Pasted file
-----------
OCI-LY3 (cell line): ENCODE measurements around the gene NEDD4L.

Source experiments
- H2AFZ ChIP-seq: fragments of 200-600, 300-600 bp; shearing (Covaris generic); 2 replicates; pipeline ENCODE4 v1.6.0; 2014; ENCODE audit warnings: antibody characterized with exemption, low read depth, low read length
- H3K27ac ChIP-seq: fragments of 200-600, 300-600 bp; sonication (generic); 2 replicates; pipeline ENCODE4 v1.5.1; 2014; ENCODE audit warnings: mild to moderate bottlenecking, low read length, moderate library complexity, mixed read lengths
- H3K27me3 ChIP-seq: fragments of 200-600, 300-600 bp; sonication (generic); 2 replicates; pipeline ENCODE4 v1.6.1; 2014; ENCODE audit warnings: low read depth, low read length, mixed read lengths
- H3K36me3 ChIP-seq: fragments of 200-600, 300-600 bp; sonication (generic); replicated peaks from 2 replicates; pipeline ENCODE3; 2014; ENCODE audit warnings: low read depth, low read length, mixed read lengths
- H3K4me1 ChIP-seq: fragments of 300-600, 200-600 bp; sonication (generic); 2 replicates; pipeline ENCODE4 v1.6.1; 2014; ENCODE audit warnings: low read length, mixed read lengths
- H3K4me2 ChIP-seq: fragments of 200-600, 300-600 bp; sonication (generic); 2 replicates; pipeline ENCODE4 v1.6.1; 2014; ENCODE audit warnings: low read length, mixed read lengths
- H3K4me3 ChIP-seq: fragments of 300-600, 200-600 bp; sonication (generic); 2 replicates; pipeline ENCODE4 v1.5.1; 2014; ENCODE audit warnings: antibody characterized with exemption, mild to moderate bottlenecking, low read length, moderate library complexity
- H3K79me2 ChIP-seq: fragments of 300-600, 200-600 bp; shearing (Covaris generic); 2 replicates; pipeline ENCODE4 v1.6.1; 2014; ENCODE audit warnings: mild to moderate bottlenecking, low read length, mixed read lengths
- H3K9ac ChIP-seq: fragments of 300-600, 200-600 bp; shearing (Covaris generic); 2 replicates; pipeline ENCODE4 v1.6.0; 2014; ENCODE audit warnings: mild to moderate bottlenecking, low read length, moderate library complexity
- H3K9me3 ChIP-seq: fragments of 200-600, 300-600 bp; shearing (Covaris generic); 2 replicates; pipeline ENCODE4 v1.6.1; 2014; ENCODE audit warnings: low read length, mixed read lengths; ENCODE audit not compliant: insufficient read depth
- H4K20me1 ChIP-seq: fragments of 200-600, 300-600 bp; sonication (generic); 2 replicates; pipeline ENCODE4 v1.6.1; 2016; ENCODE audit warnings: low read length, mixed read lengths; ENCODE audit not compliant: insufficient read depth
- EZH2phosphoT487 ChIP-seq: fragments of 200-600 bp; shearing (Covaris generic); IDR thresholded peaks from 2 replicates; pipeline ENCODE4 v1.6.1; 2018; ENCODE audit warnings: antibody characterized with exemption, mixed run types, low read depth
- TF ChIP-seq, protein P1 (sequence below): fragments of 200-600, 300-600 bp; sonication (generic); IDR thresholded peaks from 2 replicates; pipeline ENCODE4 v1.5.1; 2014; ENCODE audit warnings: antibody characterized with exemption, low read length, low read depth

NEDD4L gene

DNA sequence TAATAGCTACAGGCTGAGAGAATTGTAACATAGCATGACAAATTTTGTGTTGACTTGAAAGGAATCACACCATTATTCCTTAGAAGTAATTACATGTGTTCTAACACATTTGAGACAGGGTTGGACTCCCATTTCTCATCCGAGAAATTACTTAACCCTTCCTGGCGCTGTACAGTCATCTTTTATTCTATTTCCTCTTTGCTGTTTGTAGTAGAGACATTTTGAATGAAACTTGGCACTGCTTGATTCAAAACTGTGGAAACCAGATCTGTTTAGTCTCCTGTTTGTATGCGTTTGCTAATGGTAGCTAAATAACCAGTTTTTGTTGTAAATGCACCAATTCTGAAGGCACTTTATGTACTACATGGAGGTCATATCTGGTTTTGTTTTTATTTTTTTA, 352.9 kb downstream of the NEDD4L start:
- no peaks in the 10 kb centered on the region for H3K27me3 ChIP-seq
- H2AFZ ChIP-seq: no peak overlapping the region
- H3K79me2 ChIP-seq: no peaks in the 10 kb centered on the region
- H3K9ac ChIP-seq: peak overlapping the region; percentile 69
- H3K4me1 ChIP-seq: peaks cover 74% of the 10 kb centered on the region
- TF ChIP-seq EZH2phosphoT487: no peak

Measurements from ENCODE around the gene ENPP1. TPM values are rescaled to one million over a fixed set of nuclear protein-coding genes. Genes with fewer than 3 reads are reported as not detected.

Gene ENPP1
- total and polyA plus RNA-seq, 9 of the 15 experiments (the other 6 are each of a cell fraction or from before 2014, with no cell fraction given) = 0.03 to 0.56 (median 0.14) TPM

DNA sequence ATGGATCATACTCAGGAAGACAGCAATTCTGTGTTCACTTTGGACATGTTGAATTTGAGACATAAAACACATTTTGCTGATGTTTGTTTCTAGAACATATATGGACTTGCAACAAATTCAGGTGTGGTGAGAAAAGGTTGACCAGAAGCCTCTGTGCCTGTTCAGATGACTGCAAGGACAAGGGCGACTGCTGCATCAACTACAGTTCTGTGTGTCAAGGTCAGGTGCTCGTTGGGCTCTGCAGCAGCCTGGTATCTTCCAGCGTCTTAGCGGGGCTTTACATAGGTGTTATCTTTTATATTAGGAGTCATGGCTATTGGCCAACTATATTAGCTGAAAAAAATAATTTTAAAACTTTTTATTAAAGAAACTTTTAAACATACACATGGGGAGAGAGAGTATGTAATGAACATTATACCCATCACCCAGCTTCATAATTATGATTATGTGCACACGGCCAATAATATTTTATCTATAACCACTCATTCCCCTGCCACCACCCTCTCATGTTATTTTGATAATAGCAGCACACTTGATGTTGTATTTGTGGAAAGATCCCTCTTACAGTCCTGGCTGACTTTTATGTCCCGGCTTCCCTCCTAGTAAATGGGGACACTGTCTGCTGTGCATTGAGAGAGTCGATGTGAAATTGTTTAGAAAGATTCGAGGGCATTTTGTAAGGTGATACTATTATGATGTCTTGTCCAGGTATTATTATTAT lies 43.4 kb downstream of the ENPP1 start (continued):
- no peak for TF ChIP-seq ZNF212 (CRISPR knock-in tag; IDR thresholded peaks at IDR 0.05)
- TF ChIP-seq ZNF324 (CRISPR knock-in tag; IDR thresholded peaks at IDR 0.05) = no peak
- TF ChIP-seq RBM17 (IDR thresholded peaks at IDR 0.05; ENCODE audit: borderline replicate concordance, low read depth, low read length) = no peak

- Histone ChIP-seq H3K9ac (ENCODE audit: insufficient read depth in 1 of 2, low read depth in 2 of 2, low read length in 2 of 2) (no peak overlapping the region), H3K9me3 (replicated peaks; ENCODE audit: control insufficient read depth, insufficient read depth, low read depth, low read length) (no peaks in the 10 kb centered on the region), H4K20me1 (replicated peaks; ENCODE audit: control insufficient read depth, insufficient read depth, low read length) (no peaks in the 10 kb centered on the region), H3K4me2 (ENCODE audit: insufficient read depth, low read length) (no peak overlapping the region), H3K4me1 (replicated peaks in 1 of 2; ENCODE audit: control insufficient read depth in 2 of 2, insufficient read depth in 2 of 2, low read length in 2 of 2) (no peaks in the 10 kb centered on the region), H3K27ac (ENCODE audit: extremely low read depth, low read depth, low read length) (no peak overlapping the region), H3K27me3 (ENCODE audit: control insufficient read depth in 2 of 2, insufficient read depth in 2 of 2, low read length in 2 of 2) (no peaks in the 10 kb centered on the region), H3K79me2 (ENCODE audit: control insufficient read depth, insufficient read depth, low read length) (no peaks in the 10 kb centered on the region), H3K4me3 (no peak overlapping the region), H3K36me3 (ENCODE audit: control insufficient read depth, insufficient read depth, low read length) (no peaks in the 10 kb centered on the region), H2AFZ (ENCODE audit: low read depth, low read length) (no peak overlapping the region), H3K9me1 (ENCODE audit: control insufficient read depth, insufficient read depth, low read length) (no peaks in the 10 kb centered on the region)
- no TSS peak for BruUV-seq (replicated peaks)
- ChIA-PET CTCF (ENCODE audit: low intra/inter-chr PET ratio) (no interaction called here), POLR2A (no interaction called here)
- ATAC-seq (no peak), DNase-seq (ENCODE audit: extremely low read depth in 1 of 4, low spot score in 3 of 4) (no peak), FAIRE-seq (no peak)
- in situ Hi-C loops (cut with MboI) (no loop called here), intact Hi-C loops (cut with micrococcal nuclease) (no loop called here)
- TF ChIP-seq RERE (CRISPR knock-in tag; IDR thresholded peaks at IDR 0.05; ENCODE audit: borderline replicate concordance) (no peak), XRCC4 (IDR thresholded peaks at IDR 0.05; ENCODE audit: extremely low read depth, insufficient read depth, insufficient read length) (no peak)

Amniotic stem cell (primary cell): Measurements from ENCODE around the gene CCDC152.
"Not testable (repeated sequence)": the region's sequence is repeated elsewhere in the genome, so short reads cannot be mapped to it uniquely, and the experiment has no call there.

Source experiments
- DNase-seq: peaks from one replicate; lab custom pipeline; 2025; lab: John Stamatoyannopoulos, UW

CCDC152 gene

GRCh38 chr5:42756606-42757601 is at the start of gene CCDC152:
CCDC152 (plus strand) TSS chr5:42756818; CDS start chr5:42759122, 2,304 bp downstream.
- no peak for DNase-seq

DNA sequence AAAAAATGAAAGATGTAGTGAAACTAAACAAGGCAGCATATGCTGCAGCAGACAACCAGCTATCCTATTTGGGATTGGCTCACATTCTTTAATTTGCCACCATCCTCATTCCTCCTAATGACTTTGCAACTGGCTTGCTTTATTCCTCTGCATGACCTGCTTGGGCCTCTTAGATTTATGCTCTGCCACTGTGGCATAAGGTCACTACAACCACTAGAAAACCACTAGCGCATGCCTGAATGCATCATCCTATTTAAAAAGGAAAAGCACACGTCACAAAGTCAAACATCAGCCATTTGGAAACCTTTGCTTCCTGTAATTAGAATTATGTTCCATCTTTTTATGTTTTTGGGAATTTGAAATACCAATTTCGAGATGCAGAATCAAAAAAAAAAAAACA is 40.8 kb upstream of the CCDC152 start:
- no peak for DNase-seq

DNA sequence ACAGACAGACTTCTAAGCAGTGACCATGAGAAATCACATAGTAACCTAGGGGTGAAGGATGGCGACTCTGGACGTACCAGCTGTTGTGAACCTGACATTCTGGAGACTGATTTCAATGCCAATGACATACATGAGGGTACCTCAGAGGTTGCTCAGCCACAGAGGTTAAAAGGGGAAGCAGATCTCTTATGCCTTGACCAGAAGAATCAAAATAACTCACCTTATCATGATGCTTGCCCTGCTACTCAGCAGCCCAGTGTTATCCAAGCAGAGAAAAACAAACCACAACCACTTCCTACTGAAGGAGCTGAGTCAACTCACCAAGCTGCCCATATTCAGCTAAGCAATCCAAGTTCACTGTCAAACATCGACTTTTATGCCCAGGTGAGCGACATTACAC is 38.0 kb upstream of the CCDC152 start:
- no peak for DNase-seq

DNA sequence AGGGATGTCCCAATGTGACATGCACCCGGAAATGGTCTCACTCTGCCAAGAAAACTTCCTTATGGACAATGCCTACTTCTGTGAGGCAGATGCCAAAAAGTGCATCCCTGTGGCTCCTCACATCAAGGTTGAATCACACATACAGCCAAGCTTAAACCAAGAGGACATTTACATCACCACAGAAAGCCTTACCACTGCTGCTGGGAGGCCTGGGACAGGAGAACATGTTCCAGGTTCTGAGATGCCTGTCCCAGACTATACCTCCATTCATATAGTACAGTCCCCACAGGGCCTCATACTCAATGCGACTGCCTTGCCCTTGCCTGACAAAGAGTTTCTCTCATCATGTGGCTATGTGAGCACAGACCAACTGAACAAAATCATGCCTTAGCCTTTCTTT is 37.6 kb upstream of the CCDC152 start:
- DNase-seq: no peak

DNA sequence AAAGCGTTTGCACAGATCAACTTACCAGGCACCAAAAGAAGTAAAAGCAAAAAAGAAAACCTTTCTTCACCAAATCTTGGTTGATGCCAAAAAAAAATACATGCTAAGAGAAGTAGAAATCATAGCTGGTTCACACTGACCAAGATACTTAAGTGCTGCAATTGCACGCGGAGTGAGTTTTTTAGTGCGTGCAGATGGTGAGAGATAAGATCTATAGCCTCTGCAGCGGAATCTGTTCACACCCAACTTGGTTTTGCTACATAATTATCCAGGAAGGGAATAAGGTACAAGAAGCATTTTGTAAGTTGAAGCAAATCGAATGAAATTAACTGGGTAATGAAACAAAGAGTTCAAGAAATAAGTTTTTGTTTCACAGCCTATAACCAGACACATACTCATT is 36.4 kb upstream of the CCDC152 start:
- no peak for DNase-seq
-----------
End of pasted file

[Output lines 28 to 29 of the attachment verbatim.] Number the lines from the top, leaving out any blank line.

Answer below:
- no peak for TF ChIP-seq ZNF212 (CRISPR knock-in tag; IDR thresholded peaks at IDR 0.05)
- TF ChIP-seq ZNF324 (CRISPR knock-in tag; IDR thresholded peaks at IDR 0.05) = no peak